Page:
that was natural enough when everything was open. Of course
we heard the wind. What could one expect?
Look here, please. I want you to see that the
seal is intact before we open the box together. Will you
take my glasses? No, you have your own. All right. The seal
is sound, you see, and you can read the words of the motto
easily. "Sweet and low"--that's it--because the
poem goes on "Wind of the Western Sea", and says,
"blow him again to me", and all that. Here is the
seal on my watch chain, where it's hung for more than forty
years. My poor little wife gave it to me when I was
courting, and I never had any other. It was just like her to
think of those words--she was always fond of Tennyson.
It's no use to cut the string, for it's
fastened to the box, so I'll just break the wax and untie
the knot, and afterwards we'll seal it up again. You see, I
like to feel that the thing is safe in its place, and that
nobody can take it out. Not that I should suspect Trehearn
of meddling with it, but I always feel that he knows a lot
more than he tells.
You see, I've managed it without breaking the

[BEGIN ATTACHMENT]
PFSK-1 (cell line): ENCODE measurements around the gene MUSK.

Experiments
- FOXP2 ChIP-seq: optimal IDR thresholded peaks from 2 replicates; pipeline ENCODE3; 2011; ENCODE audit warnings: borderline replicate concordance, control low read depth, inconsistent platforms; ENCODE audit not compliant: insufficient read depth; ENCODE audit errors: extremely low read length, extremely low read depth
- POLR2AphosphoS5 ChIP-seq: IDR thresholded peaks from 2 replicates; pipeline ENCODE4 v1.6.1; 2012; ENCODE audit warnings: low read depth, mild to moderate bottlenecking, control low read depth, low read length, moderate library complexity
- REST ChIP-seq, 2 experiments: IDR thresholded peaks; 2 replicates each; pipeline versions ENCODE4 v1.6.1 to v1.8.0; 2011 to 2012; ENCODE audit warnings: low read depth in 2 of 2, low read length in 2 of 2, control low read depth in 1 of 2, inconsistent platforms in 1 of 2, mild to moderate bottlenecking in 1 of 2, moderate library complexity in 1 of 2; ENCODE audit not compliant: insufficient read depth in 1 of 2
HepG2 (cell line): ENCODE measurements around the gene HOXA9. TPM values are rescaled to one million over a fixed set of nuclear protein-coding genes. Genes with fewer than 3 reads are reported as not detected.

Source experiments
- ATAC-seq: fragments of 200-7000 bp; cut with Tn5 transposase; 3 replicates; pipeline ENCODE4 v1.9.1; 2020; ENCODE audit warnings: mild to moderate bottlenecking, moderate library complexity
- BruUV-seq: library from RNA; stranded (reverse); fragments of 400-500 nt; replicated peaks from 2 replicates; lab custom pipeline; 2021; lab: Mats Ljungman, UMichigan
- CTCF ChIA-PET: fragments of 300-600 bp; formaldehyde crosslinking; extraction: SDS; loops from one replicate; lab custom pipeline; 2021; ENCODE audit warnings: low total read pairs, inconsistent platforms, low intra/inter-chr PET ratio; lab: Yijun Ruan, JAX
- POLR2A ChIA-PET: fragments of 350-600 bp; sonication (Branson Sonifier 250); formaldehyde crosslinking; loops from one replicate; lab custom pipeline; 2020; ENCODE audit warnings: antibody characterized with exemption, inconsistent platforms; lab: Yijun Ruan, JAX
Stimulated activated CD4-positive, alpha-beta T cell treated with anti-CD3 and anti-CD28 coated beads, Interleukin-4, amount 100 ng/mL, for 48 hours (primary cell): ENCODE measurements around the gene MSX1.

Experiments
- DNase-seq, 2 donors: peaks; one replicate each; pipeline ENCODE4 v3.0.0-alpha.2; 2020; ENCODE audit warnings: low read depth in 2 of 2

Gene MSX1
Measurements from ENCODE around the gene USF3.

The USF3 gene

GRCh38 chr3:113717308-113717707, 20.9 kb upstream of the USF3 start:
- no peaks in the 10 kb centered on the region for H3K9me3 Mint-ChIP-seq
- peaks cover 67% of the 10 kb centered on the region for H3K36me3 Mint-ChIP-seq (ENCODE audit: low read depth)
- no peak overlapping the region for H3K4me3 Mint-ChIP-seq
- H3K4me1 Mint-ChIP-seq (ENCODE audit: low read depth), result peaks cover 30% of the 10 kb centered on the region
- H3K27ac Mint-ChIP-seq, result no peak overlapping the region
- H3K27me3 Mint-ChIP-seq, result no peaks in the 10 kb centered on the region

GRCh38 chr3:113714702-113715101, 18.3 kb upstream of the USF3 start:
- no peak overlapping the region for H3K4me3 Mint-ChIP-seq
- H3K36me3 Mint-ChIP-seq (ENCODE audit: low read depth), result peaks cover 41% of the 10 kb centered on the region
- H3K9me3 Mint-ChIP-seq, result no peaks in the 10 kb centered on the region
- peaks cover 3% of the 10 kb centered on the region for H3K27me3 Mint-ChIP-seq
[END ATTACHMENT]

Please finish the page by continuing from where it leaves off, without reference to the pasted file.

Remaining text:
string, though when I fastened it I never expected to open
the bandbox again. The lid comes off easily enough. There!
What! Nothing in it! Empty! It's gone, man,
the skull is gone!
No, there's nothing the matter with me. I'm
only trying to collect my thoughts. It's so strange. I'm
positively certain that it was inside when I put on the seal
last spring. I can't have imagined that: it's utterly
impossible. If I ever took a stiff glass with a friend now
and then, I would admit that I might have made some idiotic
mistake when I had taken too much. But I don't, and I never
did. A pint of ale at supper and half a go of rum at bedtime
was the most I ever took in my good days. I believe it's
always we sober fellows who get rheumatism and gout! Yet
there was my seal, and there is the empty bandbox. That's
I say, I don't half like this. It's not
right. There's something wrong about it, in my opinion. You
needn't talk to me about supernatural manifestations, for I
don't believe in them, not a little bit! Somebody must have
tampered with the seal and stolen the skull. Sometimes, when
I go out to work in the garden in summer, I leave my watch
and chain on the table. Trehearn must have taken the seal
then, and used it, for he would be quite sure that I should
not come in for at least an hour.
If it was not Trehearn--oh, don't talk to me
about the possibility that the thing has got out by itself!
If it has, it must be somewhere about the house, in some
out-of-the-way corner, waiting. We may come upon it
anywhere, waiting for us, don't you know?--just waiting in
the dark. Then it will scream at me; it will shriek at me in
the dark, for it hates me, I tell you!
The bandbox is quite empty. We are not
dreaming, either of us. There, I turn it upside down.
What's that? Something fell out as I turned
it over. It's on the floor, it s near your feet. I know it
is, and we must find it. Help me to find it, man. Have you